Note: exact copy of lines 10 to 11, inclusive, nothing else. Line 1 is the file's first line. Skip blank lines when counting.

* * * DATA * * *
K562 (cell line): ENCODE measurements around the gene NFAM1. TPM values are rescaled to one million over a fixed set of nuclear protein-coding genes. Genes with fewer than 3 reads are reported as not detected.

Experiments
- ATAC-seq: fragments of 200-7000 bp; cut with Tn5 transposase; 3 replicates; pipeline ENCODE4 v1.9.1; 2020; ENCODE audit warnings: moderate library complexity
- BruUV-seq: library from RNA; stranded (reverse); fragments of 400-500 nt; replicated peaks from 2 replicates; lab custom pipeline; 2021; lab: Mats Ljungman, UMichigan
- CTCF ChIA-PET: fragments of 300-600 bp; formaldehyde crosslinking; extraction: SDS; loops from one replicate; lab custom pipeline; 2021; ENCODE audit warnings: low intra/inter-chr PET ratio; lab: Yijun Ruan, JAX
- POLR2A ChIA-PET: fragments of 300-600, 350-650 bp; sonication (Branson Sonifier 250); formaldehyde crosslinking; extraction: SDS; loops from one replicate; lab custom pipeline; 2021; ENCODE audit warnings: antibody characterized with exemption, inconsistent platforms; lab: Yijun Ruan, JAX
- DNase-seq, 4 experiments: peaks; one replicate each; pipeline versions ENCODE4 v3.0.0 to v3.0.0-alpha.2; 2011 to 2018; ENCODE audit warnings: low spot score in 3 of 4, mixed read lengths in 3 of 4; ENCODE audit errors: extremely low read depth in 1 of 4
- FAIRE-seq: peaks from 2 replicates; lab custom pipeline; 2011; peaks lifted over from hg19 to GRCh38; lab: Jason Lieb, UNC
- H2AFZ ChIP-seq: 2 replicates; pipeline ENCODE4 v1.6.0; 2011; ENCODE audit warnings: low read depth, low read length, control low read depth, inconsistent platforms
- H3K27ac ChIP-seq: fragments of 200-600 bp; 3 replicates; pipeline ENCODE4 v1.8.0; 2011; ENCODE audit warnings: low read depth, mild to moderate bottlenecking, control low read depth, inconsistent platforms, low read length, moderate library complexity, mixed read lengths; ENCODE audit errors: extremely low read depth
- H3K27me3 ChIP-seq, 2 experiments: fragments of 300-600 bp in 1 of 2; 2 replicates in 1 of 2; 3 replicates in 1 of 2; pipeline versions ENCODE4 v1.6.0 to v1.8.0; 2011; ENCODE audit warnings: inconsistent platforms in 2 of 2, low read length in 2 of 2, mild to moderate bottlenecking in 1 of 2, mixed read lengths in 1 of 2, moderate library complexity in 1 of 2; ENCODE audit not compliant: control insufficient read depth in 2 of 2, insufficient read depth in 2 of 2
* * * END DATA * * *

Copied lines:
- H3K27ac ChIP-seq: fragments of 200-600 bp; 3 replicates; pipeline ENCODE4 v1.8.0; 2011; ENCODE audit warnings: low read depth, mild to moderate bottlenecking, control low read depth, inconsistent platforms, low read length, moderate library complexity, mixed read lengths; ENCODE audit errors: extremely low read depth
- H3K27me3 ChIP-seq, 2 experiments: fragments of 300-600 bp in 1 of 2; 2 replicates in 1 of 2; 3 replicates in 1 of 2; pipeline versions ENCODE4 v1.6.0 to v1.8.0; 2011; ENCODE audit warnings: inconsistent platforms in 2 of 2, low read length in 2 of 2, mild to moderate bottlenecking in 1 of 2, mixed read lengths in 1 of 2, moderate library complexity in 1 of 2; ENCODE audit not compliant: control insufficient read depth in 2 of 2, insufficient read depth in 2 of 2